As the sun set, the voices rose at AACC’s “Rise Above Hate” vigil. They rose with the words of Dr. Martin Luther King Jr., Maya Angelou and the reflections of various campus and community leaders at the Thursday, Sept. 7 event attended by around 100 students, staff, faculty and friends of the college.
“It was encouraging to see how many people came to show support for civil discourse and unity,” said President Dr. Dawn Lindsay, who spoke at the vigil about the need for the conversation to continue at the college on all levels. “This vigil was a celebration of the rich diversity at AACC where we continue our work to rise above intolerance and celebrate our differences.”
Muhammad Jameel, president of the Islamic Society of Baltimore, shared some of his experiences as a Muslim man in America. “When you do not know the bigger picture, it creates fear, fear of the unknown,” he said, reflecting on the perceptions of the public, and sharing the story of one Muslim man working in the World Trade Center who saved coworkers’ lives and became a victim in the 9/11 attacks.
“Do not be afraid to talk about things that are uncomfortable,” said the spiritual leader, noting his own successful marriage to a Catholic and expounding on their support for each other and conversation around their differences. “In diversity you have the greatest opportunity to learn from each other.”
Rabbi Ari Goldstein, leader of the nearby Temple Beth Shalom, said it was a shame and a disgrace that the vigil was even needed. “But it’s beautiful we’re here,” he added. He spoke of the current climate toward those of color and Jewish people, and how our responses matter and set the course for our own lives and the nation. “It’s not what we have that gives us standing, but how we act,” he said.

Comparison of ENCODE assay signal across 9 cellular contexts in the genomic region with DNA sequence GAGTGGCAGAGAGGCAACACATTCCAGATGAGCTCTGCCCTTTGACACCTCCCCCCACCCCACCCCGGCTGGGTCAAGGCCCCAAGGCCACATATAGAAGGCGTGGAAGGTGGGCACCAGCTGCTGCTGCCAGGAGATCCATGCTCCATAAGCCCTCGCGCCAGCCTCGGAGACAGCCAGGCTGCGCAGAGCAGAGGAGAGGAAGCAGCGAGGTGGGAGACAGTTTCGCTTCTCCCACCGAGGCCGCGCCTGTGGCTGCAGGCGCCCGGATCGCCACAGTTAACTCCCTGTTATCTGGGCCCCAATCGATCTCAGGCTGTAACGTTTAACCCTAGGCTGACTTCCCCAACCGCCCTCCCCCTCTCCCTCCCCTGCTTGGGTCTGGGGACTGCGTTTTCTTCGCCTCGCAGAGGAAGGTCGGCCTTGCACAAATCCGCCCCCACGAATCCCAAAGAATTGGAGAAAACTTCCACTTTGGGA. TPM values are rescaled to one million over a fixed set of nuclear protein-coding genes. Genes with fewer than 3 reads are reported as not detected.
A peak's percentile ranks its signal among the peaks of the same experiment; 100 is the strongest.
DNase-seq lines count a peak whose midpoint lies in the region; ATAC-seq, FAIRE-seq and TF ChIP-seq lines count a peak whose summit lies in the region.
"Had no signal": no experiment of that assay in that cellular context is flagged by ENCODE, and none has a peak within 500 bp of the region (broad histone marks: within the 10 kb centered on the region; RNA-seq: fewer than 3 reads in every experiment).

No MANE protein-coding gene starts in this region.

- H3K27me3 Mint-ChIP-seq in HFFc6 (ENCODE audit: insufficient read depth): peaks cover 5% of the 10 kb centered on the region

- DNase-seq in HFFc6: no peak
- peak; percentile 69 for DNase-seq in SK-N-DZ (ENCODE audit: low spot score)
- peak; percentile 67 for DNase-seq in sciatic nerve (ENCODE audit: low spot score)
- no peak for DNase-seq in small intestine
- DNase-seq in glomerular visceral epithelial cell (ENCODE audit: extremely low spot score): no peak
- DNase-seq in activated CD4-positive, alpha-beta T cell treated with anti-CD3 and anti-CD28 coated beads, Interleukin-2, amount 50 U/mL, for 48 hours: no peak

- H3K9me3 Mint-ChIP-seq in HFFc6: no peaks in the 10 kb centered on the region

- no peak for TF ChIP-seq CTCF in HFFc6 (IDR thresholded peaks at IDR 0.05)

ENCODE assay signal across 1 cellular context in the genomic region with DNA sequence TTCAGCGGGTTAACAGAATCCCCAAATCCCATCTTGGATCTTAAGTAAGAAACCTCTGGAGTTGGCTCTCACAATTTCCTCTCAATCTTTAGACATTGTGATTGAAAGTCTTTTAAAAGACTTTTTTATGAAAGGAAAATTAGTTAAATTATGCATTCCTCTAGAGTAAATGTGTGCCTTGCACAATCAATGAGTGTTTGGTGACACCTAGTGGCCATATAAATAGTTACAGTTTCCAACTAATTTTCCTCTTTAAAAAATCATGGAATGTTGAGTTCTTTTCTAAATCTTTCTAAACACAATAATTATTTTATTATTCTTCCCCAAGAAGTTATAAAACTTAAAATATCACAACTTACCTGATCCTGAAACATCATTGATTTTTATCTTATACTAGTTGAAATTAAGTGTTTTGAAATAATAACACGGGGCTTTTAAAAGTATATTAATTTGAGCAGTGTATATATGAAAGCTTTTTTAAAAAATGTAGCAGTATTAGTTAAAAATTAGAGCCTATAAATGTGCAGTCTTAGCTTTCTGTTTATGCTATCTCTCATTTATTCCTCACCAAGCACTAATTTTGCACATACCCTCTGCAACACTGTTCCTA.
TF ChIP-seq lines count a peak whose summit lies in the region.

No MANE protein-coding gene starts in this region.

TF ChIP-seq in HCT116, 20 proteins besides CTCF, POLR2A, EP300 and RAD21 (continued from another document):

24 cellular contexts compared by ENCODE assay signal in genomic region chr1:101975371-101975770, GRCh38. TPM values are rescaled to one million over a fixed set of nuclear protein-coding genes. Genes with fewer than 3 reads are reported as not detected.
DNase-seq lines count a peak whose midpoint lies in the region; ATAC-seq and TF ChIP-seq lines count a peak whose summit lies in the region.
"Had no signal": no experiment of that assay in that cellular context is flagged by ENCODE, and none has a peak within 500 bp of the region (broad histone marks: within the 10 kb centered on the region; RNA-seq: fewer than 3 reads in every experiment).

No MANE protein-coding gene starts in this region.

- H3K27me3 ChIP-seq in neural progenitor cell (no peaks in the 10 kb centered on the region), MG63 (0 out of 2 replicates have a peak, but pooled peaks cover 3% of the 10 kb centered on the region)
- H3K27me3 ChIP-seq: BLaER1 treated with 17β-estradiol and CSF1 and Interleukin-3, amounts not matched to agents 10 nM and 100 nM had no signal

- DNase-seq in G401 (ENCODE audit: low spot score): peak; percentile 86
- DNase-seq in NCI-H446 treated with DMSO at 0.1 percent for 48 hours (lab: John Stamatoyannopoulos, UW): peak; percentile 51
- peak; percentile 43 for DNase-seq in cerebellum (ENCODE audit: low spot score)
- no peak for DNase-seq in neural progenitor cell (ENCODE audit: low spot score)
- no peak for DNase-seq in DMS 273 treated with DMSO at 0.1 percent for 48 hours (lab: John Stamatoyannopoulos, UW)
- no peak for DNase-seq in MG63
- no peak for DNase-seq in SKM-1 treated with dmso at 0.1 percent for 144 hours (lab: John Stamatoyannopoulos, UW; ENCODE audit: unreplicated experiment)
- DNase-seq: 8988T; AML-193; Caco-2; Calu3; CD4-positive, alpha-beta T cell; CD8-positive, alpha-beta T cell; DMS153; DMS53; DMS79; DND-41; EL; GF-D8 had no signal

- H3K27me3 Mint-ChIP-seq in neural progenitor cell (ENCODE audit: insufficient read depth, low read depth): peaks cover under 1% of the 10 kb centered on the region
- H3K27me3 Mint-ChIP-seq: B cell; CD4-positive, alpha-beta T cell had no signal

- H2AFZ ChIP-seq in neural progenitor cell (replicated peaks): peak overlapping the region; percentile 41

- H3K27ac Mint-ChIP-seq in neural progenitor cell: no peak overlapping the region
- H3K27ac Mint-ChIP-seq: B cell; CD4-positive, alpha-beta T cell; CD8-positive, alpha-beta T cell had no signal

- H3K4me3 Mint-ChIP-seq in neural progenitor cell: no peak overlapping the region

Others spoke at the event, including: AACC Board of Trustees member Rev. Dr. Diane R. Dixon-Proctor, history Professor Lester S. Brooks, Ph.D.; Professor and Coordinator of human services Nicole Williams, Ph.D.; Student Government Association President Johnathan O’Dea and AACC Video Digital Media Developer Arnold Fuentes all spoke or read passages. Students’ Jenna Baker, William Kiethe and Ronald Rex-Williams performed at the beginning and end of the ceremony.
A number of volunteers pulled the event together over the span of a few weeks, spurred on by the August events in Charlottesville, Va. “Special thanks to the committee of staff and faculty who invested their talents and time to create such a meaningful opportunity,” Lindsay said.
Chris Mona, a professor in visual arts and humanities, was at the very start of the conversation around the vigil after he posted a sign at the base of the statue.
“What we did with the vigil is a very important statement to the community about where AACC stands,” he said. “The vigil is an important first step in honoring Dr. King's legacy and his message of unity and the importance of hearing all voices.”
When people filed into the vigil, they had been asked to write words of hope on balloons anchored around the college’s Martin Luther King Jr. statue. At the end of the evening, School of Health Sciences staff member Regina Macklin oversaw the “Illumination Ceremony,” where attendees linked hands, and raised them to the sky, repeating after her “I will rise above hate.” Balloons with – “One race: the human race,” “We are one” and “God is love” written on them – rose in the air before the ribbon tethering them to earth bounced them gently in the night sky.
“Now,” said Macklin. “Tell the people around you ‘We’re in this together.’”